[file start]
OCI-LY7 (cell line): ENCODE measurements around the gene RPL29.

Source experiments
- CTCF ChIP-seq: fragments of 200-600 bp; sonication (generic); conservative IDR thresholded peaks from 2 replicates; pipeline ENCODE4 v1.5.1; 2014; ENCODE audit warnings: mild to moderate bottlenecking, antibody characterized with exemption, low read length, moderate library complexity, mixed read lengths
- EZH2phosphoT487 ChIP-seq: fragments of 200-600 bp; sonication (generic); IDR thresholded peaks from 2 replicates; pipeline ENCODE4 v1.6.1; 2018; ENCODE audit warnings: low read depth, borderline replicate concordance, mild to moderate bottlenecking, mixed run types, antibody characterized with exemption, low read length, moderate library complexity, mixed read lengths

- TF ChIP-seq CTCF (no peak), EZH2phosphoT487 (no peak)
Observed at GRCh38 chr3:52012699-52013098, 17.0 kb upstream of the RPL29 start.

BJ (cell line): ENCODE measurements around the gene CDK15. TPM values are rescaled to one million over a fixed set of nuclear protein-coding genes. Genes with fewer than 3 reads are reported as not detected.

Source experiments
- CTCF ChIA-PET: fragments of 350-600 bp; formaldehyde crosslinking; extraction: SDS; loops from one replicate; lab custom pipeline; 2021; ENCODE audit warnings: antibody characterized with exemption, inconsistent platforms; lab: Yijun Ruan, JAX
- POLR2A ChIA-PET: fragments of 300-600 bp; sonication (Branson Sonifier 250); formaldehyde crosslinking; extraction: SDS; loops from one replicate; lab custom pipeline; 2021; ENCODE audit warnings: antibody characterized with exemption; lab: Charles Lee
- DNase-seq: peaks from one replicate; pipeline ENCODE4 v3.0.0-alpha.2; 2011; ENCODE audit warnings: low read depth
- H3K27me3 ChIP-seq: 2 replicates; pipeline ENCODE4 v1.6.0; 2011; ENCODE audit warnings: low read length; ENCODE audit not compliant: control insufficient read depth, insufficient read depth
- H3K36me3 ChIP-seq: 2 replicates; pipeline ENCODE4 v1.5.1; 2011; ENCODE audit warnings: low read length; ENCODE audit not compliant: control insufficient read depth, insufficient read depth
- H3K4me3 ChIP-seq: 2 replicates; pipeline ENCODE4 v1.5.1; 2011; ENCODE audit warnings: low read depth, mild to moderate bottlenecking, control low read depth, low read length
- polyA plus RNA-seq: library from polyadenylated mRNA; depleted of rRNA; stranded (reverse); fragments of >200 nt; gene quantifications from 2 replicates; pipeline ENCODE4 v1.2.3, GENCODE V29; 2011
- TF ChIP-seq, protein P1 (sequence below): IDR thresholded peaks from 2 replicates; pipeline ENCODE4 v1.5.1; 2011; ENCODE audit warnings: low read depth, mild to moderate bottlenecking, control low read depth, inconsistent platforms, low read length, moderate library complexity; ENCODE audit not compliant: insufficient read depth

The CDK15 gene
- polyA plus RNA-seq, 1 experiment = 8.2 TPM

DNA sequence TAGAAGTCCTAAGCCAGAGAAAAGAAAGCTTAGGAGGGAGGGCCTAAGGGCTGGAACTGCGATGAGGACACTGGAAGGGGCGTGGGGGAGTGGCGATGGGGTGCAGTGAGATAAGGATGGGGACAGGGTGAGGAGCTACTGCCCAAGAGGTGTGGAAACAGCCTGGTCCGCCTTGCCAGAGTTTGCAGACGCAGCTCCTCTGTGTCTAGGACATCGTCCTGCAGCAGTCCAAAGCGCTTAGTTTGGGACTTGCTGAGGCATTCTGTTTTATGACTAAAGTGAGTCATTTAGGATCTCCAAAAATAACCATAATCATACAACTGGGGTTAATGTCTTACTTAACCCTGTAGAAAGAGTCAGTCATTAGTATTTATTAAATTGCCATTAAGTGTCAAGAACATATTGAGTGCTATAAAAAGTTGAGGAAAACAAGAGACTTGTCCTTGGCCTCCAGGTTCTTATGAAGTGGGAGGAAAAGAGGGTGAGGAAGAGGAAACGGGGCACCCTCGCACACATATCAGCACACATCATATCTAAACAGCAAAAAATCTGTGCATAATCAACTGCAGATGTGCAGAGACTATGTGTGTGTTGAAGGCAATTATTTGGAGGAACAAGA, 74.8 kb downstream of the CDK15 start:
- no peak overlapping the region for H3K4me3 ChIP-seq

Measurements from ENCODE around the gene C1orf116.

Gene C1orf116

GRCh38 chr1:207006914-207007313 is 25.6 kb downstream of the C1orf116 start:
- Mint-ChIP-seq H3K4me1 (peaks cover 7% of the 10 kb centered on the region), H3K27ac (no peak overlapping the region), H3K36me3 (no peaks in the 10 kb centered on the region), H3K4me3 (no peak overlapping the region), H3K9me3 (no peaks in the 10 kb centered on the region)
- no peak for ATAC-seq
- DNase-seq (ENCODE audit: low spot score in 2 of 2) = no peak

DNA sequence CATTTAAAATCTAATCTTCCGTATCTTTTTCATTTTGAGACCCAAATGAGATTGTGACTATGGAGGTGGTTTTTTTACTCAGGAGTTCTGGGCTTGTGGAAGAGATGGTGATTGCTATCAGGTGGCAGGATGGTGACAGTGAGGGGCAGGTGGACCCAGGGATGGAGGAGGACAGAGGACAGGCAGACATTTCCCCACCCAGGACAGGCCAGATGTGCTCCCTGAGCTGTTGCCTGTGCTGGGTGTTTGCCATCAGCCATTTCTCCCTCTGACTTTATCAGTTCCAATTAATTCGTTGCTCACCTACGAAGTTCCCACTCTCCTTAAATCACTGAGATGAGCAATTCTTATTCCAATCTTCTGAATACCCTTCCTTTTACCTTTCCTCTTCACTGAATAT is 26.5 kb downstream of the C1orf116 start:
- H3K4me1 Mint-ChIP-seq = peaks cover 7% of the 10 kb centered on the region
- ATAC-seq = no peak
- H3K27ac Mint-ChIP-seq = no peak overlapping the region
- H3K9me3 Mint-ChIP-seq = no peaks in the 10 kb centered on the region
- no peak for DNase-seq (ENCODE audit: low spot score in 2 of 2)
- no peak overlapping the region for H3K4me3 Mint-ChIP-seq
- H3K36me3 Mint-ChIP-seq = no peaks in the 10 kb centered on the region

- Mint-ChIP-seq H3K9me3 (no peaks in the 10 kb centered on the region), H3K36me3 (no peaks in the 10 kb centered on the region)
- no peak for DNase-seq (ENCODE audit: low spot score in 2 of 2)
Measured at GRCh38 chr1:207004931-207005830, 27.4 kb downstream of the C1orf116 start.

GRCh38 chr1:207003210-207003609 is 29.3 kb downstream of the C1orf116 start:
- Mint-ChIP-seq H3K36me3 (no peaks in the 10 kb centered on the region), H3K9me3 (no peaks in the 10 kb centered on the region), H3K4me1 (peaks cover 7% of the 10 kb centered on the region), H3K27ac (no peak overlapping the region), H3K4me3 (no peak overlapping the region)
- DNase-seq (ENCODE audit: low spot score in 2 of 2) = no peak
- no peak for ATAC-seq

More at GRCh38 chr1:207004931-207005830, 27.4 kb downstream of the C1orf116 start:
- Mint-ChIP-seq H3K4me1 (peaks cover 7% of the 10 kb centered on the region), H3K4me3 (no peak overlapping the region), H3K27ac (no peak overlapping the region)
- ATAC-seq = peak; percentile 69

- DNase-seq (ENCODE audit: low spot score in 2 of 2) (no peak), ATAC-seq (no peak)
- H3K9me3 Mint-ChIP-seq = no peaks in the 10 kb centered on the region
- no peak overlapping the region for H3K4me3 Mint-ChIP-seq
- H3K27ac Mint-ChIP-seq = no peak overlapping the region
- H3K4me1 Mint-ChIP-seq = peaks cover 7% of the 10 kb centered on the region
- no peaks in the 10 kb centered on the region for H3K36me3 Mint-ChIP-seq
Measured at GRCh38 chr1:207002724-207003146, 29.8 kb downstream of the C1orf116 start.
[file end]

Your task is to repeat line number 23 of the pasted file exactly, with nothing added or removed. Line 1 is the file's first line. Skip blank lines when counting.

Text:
GRCh38 chr1:207006914-207007313 is 25.6 kb downstream of the C1orf116 start: